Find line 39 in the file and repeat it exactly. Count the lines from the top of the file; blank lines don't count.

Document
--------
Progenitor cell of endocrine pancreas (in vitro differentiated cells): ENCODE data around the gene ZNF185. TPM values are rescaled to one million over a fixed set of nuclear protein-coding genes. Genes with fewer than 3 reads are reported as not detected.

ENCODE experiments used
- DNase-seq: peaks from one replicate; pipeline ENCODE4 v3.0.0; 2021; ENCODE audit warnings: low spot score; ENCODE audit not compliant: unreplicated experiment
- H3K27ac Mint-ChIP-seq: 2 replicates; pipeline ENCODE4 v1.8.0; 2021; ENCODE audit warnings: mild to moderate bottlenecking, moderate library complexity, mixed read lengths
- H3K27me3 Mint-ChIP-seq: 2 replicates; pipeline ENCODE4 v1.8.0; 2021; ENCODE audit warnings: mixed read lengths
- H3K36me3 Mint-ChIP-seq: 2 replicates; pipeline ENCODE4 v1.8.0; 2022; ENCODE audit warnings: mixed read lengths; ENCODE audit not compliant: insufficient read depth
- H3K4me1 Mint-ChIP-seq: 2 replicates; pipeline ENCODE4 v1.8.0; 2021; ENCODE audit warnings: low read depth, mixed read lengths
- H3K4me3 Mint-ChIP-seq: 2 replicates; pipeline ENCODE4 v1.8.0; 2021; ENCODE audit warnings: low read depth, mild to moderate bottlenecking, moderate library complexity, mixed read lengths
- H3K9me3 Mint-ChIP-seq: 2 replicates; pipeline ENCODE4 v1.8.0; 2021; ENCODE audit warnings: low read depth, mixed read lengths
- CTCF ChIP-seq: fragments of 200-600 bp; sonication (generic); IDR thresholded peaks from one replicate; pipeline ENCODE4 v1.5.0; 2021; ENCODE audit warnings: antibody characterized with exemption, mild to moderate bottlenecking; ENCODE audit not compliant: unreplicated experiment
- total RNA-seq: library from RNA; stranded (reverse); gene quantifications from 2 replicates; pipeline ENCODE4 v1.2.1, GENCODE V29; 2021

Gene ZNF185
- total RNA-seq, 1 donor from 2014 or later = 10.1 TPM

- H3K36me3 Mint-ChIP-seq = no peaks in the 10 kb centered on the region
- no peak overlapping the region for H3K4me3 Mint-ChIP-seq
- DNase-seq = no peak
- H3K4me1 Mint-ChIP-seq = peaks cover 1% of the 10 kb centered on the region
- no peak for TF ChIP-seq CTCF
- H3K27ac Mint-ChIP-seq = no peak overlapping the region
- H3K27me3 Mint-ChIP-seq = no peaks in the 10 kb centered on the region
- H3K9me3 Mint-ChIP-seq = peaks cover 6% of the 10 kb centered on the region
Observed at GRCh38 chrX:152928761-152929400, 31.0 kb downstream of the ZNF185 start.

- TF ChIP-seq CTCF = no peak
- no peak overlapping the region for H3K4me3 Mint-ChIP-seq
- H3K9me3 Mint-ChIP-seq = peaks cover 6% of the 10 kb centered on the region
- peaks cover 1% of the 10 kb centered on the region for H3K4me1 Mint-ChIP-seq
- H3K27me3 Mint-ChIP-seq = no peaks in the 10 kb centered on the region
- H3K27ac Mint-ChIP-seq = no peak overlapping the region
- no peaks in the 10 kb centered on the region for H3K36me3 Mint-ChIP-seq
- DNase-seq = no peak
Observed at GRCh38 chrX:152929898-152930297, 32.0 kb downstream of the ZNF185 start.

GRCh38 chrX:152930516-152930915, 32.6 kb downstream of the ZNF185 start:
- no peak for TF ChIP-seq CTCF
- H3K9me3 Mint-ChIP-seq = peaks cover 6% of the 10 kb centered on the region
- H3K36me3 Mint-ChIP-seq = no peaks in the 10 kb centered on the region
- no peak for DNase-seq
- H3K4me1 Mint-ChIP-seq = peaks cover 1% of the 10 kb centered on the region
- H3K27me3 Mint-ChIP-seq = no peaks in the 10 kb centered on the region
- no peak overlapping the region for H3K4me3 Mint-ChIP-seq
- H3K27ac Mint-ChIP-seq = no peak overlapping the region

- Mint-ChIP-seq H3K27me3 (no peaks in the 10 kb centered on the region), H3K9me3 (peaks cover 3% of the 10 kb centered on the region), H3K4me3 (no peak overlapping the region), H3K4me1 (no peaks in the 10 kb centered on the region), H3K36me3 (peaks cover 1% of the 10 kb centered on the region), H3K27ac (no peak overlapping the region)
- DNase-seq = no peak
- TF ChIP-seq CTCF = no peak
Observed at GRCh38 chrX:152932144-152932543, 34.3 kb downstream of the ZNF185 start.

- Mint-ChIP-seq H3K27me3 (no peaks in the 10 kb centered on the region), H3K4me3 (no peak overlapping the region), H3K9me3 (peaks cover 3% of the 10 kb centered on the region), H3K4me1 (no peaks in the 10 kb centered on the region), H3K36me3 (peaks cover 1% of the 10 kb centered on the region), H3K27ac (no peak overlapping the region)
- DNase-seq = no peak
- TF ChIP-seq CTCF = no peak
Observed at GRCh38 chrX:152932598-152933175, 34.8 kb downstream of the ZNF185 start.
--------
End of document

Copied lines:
- no peak overlapping the region for H3K4me3 Mint-ChIP-seq